Jan Tabor (Essay) Otto Wagner (data Falter Verlag; Wien; book 72 pages)

website neklanova

This is why I found writing about Max Brod and his friends so interesting. There I was in that modern hospital last year in February reading a book dating 1914 about an astronomer from the renaissance. And then I understood. The scholar Brod who corresponded with Karel Capek felt inadequate with modernity. We noticed that his office in Tel Aviv looked just the same as the one he had in Prague and in his book "Beinahe ein Vorzugsschí±²íµ²" he goes on about these modern buildings in Tel Aviv which have no memories. Brod was being himself, a romantic idealist who would have wished to turn back the clock and erase all the bad things that happened in the past, however, what sets him apart is his undeterred wish to carry on in the present, discovering new things, building or rebuilding culture with an open mind. And doing so with a flame that seeks respect. A dream is often a wishful thinking for some, and others decide to make them real. Peace and peace of mind were his dreams. He achieved much.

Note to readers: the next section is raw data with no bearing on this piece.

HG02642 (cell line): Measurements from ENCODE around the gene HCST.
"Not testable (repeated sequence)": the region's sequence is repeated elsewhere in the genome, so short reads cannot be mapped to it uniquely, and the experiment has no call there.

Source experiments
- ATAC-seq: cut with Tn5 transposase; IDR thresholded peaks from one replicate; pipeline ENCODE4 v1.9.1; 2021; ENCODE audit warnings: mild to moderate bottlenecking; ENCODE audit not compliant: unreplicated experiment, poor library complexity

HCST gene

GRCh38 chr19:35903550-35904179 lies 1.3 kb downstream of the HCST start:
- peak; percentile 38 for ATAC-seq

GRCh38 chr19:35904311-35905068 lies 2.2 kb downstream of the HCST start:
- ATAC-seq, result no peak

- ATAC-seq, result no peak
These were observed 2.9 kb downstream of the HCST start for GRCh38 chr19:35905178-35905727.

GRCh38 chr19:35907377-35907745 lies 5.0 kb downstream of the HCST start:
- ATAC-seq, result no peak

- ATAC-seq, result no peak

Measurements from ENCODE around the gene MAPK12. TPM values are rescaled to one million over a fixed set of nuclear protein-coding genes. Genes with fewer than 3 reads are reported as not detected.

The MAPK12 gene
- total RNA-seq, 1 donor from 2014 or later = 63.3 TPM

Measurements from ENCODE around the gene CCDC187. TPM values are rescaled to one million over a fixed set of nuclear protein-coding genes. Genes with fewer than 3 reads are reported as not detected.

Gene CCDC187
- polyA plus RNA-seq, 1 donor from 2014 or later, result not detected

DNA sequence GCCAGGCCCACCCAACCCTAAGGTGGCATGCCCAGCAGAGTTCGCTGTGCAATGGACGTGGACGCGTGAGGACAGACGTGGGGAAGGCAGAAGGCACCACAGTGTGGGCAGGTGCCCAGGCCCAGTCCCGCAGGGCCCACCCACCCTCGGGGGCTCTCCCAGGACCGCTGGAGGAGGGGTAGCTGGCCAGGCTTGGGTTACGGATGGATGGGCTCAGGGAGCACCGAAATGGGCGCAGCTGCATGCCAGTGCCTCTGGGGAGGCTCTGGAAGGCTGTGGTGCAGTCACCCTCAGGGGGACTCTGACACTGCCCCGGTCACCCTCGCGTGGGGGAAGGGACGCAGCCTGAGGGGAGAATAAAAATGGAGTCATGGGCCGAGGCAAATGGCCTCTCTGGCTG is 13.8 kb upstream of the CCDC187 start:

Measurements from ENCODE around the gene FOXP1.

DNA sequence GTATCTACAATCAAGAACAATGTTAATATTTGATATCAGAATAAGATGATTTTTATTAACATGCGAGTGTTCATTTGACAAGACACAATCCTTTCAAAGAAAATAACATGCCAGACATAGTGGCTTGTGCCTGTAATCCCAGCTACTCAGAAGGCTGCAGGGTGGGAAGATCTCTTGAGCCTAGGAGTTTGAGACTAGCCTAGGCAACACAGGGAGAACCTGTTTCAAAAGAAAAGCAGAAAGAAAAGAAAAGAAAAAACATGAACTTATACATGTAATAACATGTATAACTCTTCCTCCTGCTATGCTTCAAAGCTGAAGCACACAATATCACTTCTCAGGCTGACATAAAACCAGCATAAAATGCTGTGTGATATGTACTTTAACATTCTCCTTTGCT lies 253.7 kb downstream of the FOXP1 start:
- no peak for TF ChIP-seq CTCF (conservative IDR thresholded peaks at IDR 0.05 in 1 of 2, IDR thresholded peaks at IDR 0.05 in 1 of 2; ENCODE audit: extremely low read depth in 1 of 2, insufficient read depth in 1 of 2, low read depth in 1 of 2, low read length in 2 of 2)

Brod shared his inadequacy with Franz Werfel and Johannes Urzidil. On the other hand, Franz Kafka was quite interested in new inventions and his imagination had no limits what technical improvements could be made to make life easy. We read that he imagined a telephone connected to a dictaphone and all sorts of stories set against a backdrop of machinery, a machinery not always kind to humanity, mind. A machinery that can also be used as an instrument of torture. I guess this is why there is this ambiguity with modern architecture as well.
The crystal buildings that marvelled Sochor with its purity of form look absolutely frightening in a film by Robert Wiene called "The Cabinet of Dr Caligari", which was made in Germany and featured some prominent names as we had Gustav Meyrink scripting the story.